“Enough is enough,” according to the International Olympic Committee (IOC). It has stripped the International Boxing Association (IBA) of its right to organise boxing at the Olympic Games in Paris due to governance issues.
With IBA (then AIBA) dropped from the Tokyo Games last year too, this will now be the second consecutive Olympics where boxing features in the Games without the federation that manages the sport.
This shows the ineffectiveness of current IBA president Umar Kremlev, who was elected in 2020 to bring back IBA into the Olympic fold.
A letter to Kremlev today from IOC Director General Christophe De Kepper and IOC Chief Ethics and Compliance Officer Pâquerette Girard Zappelli – seen by WorldBoxing.Today – said the decision to remove IBA from Paris 2024 was unanimous.
“In the interest of the athletes and the boxing community, the IOC EB decided unanimously that the boxing qualifying events and the competitions at the Olympic Games Paris 2024 will not be run under the authority of the IBA.
“The decision is centred on the athletes and the need to provide certainty on Olympic competitions and qualifications leading to Paris 2024,” the letter said.
According to IOC sports director Kit McConnell, Kremlev’s recent ‘re-election’ after his only challenger Boris van der Vorst was disqualified on the eve of the election, was the last straw for the IOC.
The Court of Arbitration for Sport (CAS) ruled last week that van der Vorst should not have been disqualified.
“The IOC felt enough was enough. To give athletes certainty, the IOC Executive Board had to step in,” McConnell told the media.
The IOC has for several years expressed concerns about the integrity of IBA’s management and finances, and the refereeing and judging of bouts.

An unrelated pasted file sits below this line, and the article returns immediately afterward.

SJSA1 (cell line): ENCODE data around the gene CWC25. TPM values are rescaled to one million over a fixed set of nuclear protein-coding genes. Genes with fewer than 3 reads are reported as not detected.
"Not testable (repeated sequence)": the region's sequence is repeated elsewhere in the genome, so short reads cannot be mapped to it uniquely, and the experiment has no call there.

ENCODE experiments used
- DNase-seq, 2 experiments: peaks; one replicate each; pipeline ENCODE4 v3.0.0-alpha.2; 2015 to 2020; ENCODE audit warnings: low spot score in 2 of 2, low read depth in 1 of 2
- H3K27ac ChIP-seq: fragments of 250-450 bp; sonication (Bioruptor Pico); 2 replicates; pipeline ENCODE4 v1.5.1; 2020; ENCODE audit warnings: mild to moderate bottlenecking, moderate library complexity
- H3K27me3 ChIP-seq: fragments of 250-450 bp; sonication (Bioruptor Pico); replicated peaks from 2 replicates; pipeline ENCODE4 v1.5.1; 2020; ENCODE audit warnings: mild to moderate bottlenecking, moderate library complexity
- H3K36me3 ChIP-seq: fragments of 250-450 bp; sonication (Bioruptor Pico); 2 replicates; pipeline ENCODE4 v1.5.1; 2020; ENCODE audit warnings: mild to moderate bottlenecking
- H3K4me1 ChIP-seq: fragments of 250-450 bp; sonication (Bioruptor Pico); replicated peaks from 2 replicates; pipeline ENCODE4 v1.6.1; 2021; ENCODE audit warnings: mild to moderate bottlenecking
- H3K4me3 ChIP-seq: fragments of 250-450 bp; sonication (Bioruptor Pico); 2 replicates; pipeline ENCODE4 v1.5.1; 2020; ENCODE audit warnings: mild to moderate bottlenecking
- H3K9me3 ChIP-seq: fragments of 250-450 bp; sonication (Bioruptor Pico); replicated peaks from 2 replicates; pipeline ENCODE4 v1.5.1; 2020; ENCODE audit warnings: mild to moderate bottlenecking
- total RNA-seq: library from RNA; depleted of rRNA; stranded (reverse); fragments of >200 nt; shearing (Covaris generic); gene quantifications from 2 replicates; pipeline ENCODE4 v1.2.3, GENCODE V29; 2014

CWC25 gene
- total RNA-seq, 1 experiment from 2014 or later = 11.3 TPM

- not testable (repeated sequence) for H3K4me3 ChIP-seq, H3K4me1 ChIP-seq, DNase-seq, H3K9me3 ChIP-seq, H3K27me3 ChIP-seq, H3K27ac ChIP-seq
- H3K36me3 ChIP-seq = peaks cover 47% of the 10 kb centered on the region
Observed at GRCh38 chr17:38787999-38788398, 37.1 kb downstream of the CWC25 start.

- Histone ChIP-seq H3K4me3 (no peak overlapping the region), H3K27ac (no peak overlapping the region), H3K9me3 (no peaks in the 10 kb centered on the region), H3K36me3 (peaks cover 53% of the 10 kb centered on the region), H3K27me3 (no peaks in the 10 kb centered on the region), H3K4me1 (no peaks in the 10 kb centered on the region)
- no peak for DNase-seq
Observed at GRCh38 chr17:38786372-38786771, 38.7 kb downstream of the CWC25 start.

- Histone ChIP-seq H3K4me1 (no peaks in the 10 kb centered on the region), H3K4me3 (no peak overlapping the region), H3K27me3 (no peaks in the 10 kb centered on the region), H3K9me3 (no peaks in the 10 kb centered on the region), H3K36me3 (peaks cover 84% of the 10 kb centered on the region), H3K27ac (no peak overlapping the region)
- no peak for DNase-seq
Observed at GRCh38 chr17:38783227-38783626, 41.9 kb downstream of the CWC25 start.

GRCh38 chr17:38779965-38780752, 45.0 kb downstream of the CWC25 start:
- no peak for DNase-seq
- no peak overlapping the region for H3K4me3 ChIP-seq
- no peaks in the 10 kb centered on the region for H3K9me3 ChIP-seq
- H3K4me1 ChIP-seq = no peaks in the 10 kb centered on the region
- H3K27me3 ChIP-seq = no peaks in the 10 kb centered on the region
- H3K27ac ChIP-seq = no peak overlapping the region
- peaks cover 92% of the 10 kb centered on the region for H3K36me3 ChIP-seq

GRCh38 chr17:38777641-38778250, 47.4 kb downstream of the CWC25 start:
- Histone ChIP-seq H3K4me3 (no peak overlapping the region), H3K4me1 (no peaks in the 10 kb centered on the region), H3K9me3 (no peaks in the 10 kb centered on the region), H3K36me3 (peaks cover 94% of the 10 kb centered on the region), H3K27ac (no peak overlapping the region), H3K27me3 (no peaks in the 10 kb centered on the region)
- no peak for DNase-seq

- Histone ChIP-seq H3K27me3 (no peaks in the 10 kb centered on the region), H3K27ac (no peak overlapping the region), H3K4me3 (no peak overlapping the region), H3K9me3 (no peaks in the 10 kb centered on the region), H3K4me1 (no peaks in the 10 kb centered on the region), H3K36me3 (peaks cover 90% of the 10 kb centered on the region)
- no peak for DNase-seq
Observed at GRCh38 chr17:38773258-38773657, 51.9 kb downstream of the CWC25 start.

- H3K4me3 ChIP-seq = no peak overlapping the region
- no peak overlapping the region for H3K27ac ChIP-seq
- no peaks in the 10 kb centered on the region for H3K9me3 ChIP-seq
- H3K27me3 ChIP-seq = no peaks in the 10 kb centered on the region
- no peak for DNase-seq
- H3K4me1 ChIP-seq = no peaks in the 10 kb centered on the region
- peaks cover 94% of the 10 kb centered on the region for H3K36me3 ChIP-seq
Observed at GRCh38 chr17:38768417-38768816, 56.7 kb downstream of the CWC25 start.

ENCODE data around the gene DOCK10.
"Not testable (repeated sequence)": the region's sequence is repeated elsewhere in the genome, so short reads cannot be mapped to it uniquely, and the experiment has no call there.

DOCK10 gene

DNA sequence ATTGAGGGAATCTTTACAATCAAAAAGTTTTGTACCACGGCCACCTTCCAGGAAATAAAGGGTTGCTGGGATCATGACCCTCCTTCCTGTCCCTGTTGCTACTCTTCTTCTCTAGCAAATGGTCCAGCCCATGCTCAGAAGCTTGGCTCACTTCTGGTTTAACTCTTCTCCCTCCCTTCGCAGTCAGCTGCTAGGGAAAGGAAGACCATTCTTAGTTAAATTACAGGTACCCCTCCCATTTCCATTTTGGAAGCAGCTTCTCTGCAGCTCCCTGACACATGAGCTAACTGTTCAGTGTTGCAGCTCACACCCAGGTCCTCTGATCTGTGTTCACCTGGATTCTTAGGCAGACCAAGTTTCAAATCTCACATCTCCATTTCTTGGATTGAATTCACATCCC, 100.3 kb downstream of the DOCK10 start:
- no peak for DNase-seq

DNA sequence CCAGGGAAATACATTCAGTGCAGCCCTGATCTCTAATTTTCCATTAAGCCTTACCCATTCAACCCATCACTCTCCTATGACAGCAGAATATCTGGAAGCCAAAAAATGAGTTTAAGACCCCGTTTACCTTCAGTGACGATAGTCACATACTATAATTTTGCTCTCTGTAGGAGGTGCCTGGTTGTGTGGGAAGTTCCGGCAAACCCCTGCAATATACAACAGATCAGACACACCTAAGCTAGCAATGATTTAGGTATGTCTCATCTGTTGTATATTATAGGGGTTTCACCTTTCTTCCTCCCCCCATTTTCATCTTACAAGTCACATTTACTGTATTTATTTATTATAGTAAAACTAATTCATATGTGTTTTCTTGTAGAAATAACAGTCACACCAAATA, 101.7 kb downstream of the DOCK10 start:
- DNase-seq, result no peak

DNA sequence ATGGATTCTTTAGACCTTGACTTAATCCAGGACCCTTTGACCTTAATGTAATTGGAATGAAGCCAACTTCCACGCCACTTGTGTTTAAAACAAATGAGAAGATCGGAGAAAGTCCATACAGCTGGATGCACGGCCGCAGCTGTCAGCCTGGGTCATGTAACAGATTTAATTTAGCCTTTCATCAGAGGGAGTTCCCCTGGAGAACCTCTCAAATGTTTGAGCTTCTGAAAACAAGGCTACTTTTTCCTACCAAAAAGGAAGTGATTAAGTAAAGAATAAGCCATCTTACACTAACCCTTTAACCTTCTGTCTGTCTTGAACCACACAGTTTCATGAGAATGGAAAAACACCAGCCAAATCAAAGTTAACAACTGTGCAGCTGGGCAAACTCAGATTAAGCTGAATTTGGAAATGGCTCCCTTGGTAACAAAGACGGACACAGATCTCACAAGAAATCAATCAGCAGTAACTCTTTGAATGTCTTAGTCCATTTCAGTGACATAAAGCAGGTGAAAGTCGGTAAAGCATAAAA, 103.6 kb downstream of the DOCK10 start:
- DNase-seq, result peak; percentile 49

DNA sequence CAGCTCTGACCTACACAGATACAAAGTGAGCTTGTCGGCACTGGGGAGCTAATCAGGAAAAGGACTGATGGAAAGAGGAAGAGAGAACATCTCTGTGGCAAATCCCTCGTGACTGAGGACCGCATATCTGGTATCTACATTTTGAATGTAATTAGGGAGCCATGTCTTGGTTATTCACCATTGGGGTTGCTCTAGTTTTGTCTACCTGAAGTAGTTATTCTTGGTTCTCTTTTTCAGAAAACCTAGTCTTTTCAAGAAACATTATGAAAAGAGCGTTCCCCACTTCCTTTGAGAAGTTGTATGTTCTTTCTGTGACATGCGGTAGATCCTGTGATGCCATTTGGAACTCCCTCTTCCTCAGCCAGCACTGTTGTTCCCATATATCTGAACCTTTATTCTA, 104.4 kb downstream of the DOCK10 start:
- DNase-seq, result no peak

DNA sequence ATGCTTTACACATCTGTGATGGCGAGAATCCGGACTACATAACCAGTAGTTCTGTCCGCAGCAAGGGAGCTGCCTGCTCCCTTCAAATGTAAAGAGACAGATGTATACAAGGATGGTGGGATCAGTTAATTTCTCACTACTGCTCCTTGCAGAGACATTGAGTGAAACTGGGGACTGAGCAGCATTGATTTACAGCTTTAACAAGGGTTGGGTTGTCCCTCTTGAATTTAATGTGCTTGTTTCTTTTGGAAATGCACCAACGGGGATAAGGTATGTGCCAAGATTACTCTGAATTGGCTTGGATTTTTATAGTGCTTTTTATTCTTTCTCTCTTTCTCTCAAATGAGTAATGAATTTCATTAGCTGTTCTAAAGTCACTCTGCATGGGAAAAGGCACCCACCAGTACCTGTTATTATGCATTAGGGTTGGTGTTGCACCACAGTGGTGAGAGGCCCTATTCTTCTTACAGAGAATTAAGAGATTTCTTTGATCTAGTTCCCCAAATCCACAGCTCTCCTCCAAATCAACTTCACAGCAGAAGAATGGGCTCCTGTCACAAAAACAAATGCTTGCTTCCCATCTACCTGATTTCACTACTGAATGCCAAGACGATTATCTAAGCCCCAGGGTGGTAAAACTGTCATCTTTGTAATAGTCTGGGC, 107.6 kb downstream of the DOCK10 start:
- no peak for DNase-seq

It pointed out that no host city contracts had yet been signed by IBA for its proposed Paris 2024 qualification system, with just two years until quota spots have to be finalised.
McConnell said the IOC had not decided the format of the boxing taskforce for Paris or if it would be similar to the one used for the Tokyo Games.
He acknowledged that the “limited pool of qualified referees and judges” was an issue, but promised they “will again go through a very extensive review and process”.
“The IOC administration will finalise, on an exceptional basis, alternative models for the organisation of these boxing competitions, working closely with the Paris 2024 Organising Committee and athletes’ representatives,” he added.
“The outcomes of these discussions and suggested recommendations will then be presented to the IOC Executive Board in due course.”
Being dropped from Paris is a rebuke to Kremlev and his lack of serious reforms in governance, financial oversight and refereeing and judging. It is also a body blow for IBA, from which the federation may perhaps not recover.
“Whether boxing will be included in the sports programme of the Olympic Games Los Angeles 2028 will be discussed at a later stage,” said the IOC officials in their letter.